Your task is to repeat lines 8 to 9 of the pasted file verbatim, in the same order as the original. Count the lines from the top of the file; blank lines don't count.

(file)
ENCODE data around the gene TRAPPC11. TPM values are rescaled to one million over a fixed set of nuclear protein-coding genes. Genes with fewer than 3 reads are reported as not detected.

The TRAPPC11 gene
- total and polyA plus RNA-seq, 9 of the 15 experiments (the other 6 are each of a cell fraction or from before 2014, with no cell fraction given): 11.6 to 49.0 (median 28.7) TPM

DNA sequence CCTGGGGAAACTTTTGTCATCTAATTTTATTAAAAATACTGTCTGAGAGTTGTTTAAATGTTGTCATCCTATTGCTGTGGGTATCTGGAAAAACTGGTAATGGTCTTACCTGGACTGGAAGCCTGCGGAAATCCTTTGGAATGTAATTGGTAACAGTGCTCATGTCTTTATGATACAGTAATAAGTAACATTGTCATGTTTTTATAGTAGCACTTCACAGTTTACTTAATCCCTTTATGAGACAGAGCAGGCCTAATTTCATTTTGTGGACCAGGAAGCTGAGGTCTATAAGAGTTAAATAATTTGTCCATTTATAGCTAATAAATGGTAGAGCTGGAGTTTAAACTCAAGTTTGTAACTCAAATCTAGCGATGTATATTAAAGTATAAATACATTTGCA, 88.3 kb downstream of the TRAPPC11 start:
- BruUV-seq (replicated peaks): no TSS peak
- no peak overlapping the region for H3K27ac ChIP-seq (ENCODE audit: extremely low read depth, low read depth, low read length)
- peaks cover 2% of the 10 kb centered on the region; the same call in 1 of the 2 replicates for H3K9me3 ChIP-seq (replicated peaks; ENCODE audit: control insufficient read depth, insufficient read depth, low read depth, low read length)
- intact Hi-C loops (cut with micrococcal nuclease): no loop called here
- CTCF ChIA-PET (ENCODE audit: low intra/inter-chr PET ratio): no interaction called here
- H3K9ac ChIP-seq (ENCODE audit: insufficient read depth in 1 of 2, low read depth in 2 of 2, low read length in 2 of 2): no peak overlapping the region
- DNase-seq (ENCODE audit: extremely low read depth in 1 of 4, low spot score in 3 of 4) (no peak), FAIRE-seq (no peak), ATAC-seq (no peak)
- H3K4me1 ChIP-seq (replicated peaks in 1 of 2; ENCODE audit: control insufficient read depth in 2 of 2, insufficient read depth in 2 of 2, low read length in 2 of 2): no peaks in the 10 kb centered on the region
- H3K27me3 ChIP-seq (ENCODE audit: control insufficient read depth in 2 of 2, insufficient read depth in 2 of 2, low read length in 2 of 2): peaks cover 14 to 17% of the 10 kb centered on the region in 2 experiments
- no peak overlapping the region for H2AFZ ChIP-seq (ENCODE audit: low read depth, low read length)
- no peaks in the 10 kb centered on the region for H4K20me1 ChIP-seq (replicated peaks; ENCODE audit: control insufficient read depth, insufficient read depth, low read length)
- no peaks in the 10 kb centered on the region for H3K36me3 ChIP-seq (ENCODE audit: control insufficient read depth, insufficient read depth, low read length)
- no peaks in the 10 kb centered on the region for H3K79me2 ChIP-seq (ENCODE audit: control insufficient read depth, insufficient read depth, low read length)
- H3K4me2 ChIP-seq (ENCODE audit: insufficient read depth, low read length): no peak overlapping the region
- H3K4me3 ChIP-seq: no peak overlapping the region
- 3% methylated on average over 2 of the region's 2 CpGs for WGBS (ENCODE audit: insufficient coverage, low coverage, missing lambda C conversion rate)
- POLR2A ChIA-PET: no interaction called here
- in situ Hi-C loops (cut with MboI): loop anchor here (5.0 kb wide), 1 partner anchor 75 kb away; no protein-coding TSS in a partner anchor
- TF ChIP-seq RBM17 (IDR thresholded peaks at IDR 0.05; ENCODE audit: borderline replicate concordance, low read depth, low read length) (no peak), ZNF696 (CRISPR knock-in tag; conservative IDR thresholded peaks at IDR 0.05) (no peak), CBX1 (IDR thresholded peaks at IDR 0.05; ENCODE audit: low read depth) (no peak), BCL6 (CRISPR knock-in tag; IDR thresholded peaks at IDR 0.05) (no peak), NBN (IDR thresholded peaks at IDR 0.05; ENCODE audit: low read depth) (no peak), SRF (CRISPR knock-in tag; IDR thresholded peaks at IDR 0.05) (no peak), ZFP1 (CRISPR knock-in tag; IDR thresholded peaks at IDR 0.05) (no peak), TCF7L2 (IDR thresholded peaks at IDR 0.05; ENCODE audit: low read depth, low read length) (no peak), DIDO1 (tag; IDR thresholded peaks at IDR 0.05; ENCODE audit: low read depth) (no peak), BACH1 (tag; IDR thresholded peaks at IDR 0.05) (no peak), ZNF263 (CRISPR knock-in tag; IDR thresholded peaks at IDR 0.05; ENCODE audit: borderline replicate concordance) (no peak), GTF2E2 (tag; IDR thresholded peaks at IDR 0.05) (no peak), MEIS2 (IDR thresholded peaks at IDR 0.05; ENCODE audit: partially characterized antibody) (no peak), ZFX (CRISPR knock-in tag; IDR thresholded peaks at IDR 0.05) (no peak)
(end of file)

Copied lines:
- intact Hi-C loops (cut with micrococcal nuclease): no loop called here
- CTCF ChIA-PET (ENCODE audit: low intra/inter-chr PET ratio): no interaction called here